Rolwing v. Nestle Holdings, Inc., 666 F.3d 1069 (8th Cir. 2012).

In this putative class action, the Eighth Circuit held that because Missouri’s well-established judicial estoppel doctrine makes the plaintiff’s stipulations of damages to less than CAFA’s $5 million binding, remand was appropriate based on that disclaimer.

The plaintiff, John M. Rolwing, brought this class action in Missouri state court on behalf of himself and all other Ralston Purina book-entry shareholders at the time of the execution of the merger agreement between Nestle Holdings, Inc. and Ralston Purina Company. (Nothing like combining chocolate and dog food). Nestle agreed to a merger with Ralston that provided for the cash purchase of Ralston’s common stock by Nestle. The merger was completed on December 12, 2001. On December 18, 2001, Nestle paid Ralston Purina book-entry shareholders a total of $8,880,809,766.50 for their 265,098,799 outstanding common shares of Ralston. Rolwing claims that Nestle was required to pay the class on December 12, that Nestle’s December 18 payment was delinquent, and that the class is entitled to interest on the delinquent payment.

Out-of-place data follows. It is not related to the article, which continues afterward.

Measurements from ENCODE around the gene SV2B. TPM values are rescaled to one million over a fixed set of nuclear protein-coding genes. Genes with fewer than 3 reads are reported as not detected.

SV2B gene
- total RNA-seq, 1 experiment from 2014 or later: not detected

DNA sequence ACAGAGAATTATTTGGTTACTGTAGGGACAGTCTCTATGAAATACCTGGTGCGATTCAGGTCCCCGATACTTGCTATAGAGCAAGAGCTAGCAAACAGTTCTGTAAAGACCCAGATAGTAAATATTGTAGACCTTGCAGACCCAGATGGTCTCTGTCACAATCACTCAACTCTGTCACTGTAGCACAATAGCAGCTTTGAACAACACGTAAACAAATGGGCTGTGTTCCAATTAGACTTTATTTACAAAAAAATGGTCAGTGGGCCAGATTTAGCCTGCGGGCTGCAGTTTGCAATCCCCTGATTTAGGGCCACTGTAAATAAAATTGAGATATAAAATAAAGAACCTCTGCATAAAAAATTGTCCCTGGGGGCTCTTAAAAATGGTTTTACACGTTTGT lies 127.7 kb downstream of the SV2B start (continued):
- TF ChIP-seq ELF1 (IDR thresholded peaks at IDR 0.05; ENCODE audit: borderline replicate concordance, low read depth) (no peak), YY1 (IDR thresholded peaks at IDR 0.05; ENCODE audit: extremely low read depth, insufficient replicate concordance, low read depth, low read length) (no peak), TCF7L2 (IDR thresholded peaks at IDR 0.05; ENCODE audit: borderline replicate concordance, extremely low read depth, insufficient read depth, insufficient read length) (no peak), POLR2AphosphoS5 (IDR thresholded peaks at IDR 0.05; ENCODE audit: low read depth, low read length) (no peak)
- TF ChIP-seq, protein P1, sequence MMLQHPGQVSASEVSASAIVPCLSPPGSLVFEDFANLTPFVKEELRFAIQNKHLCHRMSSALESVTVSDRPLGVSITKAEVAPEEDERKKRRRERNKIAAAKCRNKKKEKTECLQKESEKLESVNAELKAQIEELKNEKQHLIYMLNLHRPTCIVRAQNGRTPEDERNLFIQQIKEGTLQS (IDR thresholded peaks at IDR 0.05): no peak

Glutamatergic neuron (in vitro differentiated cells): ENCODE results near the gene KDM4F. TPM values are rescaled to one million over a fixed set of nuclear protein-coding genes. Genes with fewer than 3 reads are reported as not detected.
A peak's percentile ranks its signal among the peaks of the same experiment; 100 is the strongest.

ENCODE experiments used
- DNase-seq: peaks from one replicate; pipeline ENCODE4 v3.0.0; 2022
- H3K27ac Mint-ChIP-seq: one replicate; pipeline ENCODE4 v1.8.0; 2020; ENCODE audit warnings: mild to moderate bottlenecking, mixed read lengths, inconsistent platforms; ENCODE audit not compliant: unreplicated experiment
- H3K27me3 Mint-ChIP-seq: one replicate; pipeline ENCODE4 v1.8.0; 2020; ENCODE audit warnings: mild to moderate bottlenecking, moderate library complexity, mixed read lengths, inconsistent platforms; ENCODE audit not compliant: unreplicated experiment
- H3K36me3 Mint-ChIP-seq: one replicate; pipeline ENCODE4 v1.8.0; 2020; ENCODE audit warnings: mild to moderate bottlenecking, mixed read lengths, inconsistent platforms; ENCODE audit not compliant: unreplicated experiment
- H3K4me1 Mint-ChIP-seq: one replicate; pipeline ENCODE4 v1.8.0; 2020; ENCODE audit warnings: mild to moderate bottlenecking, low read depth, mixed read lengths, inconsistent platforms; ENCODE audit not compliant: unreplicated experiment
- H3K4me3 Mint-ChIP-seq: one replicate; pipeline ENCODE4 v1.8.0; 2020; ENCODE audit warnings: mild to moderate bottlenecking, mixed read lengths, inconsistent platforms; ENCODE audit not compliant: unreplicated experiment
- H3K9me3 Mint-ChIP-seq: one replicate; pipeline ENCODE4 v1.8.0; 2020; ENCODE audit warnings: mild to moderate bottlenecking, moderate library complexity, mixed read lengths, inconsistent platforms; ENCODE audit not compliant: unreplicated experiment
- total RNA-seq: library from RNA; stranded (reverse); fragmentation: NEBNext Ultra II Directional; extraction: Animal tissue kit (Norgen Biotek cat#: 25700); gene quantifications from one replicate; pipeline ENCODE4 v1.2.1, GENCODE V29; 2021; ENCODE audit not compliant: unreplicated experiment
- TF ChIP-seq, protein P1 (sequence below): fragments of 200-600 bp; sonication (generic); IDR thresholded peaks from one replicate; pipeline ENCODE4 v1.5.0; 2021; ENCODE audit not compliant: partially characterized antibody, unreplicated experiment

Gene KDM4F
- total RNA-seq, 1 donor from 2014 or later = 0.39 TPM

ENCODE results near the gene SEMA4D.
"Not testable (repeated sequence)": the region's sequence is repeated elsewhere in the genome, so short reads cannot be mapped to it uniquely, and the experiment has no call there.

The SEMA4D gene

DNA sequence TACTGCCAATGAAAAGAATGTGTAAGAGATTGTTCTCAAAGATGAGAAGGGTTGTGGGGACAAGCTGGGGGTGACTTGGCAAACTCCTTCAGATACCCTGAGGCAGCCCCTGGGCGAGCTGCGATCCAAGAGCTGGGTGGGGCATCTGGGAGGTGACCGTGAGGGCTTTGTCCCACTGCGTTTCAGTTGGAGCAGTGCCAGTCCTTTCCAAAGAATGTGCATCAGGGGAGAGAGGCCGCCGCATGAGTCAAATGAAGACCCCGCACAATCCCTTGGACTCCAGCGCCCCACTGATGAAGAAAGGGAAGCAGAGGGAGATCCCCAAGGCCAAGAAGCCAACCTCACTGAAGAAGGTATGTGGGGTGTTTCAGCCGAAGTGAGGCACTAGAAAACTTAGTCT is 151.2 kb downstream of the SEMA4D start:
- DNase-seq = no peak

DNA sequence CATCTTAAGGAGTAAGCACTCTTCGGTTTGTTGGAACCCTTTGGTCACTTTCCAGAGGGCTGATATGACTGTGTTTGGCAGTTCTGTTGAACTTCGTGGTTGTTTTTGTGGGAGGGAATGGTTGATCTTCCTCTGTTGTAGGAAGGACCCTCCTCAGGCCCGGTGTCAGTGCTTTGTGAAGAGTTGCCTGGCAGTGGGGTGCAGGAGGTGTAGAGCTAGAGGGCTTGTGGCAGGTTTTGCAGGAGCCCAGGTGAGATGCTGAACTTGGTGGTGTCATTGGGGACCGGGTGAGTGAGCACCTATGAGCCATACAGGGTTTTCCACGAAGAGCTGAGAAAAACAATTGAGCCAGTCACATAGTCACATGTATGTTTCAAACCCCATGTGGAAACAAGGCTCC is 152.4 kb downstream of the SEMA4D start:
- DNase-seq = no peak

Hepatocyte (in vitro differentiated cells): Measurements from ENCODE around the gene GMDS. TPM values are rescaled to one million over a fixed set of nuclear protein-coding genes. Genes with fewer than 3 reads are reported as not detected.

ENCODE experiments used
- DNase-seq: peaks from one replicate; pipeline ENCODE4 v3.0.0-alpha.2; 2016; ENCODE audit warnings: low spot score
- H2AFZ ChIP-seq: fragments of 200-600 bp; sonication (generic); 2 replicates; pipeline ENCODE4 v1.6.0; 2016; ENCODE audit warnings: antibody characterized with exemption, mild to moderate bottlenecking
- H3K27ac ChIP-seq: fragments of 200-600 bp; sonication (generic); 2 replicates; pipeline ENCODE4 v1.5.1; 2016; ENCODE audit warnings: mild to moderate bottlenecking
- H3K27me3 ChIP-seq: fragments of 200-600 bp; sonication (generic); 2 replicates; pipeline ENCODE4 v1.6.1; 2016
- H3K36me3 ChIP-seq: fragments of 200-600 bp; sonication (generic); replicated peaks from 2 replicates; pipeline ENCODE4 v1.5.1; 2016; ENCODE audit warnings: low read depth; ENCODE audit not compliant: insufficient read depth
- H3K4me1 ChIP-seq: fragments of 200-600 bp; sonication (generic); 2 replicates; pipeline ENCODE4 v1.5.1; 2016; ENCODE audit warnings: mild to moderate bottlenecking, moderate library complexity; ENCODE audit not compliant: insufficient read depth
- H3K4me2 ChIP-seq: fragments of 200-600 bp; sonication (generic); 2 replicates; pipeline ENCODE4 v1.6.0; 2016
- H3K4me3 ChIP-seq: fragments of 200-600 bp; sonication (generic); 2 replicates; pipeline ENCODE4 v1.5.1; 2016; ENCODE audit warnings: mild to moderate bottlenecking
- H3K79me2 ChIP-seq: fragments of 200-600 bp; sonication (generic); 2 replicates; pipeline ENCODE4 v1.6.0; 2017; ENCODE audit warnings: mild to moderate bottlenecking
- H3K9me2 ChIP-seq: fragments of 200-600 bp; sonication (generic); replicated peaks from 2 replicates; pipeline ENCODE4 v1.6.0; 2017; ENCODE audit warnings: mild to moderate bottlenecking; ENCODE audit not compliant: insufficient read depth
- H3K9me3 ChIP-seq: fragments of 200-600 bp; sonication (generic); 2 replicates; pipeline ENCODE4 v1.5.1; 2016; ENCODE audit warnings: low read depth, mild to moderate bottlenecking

Nestle removed the case to federal court arguing that the alleged interest due on Nestle’s payment to the class was in excess of $5 million threshold. 

Rolwing moved to remand the case to Missouri state court arguing that he disclaimed damages greater than $4,999,999 in his prayer for relief and in the accompanying stipulations, which made it legally certain that the amount in controversy could not exceed $5 million. 

The district court granted Rolwing’s motion to remand on the basis of his disclaimer of damages. 

Nestle appealed, and the Eighth Circuit affirmed the district court’s order. 

The Eight Circuit observed that it had previously stated that a binding stipulation limiting damages sought to an amount not exceeding $5 million can be used to defeat CAFA jurisdiction, and stipulations of this sort, when filed contemporaneously with a plaintiff’s complaint and not after removal, have long been recognized as a method of defeating federal jurisdiction in the non-CAFA context.

Nestle, however, argued that Rolwing’s prayer for relief and the stipulations were not enforceable under the applicable Missouri law and, therefore, not binding on the class. Although Mo.Rev.Stat. § 509.050.1(2) prohibits the specific pleading of damages except to determine jurisdictional authority, the Eighth Circuit remarked that it was not necessary for it to resolve this question because the stipulations are independently enforceable under the “doctrine of judicial estoppels”.